When at last the Napoleonic domination was ended by the outbreak of the War of Liberation in 1813, Blücher of course was at once placed in high command, and he was present at Lützen and Bautzen. During the armistice he worked at the organization of the Prussian forces, and when the war was resumed Blücher became commander-in-chief of the Army of Silesia, with Gneisenau and Müffling as his principal staff officers, and 40,000 Prussians and 50,000 Russians under his control. The autumn campaign of 1813 will be found described in the article Napoleonic Campaigns, and it will here be sufficient to say that the most conspicuous military quality displayed by Blücher was his unrelenting energy. The irresolution and divergence of interests usual in allied armies found in him a restless opponent, and the knowledge that if he could not induce others to co-operate he was prepared to attempt the task in hand by himself often caused other generals to follow his lead. He defeated Marshal Macdonald at the Katzbach, and by his victory over Marmont at Möckern led the way to the decisive overthrow of Napoleon at Leipzig, which place was stormed by Blücher’s own army on the evening of the last day of the battle. On the day of Möckern (October 16, 1813) Blücher was made a general field marshal, and after the victory he pursued the routed French with his accustomed energy. In the winter of 1813–1814 Blücher, with his chief staff officers, was mainly instrumental in inducing the allied sovereigns to carry the war into France itself. The combat of Brienne and the battle of La Rothière were the chief incidents of the first stage of the celebrated campaign of 1814, and they were quickly followed by the victories of Napoleon over Blücher at Champaubert, Vauxchamps and Montmirail. But the courage of the Prussian leader was undiminished, and his great victory of Laon (March 9 to 10) practically decided the fate of the campaign. After this Blücher infused some of his own energy into the operations of Prince Schwarzenberg’s Army of Bohemia, and at last this army and the Army of Silesia marched in one body direct upon Paris. The victory of Montmartre, the entry of the allies into the French capital, and the overthrow of the First Empire were the direct consequences. Blücher was disposed to make a severe retaliation upon Paris for the calamities that Prussia had suffered from the armies of France had not the allied commanders intervened to prevent it. Blowing up the bridge of Jena was said to be one of his contemplated acts. On the 3rd of June 1814 he was made prince of Wahlstadt (in Silesia on the Katzbach battlefield), and soon afterwards he paid a visit to England, being received everywhere with the greatest enthusiasm.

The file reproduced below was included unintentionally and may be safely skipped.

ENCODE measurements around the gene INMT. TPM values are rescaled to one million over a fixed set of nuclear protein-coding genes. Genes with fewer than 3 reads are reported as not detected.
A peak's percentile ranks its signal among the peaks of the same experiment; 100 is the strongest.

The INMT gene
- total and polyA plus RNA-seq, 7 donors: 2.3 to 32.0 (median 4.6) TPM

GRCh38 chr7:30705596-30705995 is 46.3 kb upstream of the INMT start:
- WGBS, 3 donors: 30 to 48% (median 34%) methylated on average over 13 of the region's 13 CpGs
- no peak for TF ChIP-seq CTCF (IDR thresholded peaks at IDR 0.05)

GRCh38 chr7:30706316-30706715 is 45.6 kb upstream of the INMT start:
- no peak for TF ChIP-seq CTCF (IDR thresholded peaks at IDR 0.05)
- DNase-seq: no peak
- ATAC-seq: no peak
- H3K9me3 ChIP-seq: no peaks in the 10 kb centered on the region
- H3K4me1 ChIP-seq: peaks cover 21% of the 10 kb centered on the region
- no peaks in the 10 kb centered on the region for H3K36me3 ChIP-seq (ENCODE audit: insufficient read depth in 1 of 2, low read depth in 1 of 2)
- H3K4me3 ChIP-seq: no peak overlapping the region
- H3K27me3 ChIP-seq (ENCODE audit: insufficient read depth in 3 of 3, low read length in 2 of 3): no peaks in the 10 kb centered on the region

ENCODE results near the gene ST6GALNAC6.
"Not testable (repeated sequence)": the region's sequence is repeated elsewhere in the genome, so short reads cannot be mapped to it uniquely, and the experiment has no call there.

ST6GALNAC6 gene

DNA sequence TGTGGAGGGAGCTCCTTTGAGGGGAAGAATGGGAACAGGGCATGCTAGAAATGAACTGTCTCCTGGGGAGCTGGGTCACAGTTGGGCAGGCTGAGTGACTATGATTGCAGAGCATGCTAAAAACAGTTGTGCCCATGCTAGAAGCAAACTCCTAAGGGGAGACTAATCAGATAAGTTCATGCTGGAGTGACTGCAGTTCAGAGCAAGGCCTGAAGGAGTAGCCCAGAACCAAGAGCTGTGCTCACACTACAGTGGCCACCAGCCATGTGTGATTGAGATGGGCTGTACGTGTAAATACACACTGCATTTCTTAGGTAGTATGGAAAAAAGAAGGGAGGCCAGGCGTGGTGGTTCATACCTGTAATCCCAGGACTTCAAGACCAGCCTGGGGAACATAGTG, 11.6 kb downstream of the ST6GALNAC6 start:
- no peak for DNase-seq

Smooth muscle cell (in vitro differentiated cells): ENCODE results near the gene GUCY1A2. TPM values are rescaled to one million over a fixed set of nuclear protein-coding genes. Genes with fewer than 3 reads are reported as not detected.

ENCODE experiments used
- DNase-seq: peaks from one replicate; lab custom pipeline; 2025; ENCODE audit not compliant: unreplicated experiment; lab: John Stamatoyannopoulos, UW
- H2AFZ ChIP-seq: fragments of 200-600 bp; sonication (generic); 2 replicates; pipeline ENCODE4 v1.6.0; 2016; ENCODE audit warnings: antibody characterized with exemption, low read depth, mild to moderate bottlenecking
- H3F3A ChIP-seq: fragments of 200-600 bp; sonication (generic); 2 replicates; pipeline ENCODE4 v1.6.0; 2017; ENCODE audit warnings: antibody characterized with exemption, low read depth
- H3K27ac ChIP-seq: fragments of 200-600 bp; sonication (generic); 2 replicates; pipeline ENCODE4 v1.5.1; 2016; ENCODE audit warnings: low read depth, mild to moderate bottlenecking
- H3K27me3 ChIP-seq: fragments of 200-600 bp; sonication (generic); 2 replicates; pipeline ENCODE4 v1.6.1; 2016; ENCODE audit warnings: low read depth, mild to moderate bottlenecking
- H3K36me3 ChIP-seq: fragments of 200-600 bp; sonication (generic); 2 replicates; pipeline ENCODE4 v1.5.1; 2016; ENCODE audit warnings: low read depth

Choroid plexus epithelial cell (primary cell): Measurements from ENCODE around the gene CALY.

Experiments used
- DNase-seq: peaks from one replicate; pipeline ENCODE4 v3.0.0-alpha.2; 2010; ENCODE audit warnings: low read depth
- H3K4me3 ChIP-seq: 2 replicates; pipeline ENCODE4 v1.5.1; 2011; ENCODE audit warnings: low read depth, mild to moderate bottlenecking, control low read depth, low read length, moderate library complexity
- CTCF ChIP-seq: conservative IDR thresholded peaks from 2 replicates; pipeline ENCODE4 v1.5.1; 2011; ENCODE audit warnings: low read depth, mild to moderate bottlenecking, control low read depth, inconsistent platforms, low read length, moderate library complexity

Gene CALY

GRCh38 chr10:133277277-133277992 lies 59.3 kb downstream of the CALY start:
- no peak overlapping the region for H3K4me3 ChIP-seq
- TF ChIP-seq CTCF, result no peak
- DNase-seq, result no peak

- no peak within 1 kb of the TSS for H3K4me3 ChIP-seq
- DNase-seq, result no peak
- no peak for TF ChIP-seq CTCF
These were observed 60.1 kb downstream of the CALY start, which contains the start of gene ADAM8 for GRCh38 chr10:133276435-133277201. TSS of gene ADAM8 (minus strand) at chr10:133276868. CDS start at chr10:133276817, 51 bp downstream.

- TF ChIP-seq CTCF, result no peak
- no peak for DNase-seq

After the peace he retired to Silesia, but the return of Napoleon soon called him to further service. He was put in command of the Army of the Lower Rhine with General Gneisenau as his chief of staff (see Waterloo Campaign). In the campaign of 1815 the Prussians sustained a very severe defeat at the outset at Ligny (June 16), in the course of which the old field marshal was ridden over by cavalry charges, his life being saved only by the devotion of his aide-de-camp, Count Nostitz. He was unable to resume command for some hours, and Gneisenau drew off the defeated army. The relations of the Prussian and the English headquarters were at this time very complicated, and it is uncertain whether Blücher himself was responsible for the daring resolution to march to Wellington’s assistance. This was in fact done, and after an incredibly severe march Blücher’s army intervened with decisive and crushing effect in the battle of Waterloo. The great victory was converted into a success absolutely decisive of the war by the relentless pursuit of the Prussians, and the allies re-entered Paris on the 7th of July. Prince Blücher remained in the French capital for some months, but his age and infirmities compelled him to retire to his Silesian residence at Krieblowitz, where he died on the 12th of September 1819, aged seventy-seven. He retained to the end of his life that wildness of character and proneness to excesses which had caused his dismissal from the army in his youth, but however they may be regarded, these faults sprang always from the ardent and vivid temperament which made Blücher a dashing leader of horse. The qualities which made him a great general were his patriotism and the hatred of French domination which inspired every success of the War of Liberation. He was twice married, and had, by his first marriage, two sons and a daughter. Statues were erected to his memory at Berlin, Breslau and Rostock.
Of the various lives of Prince Blücher, that by Varnhagen von Ense (1827) is the most important. His war diaries of 1793–1794, together with a memoir (written in 1805) on the subject of a national army, were edited by Golz and Ribbentrop (Campagne Journal 1793–4 von Gl. Lt. v. Blücher).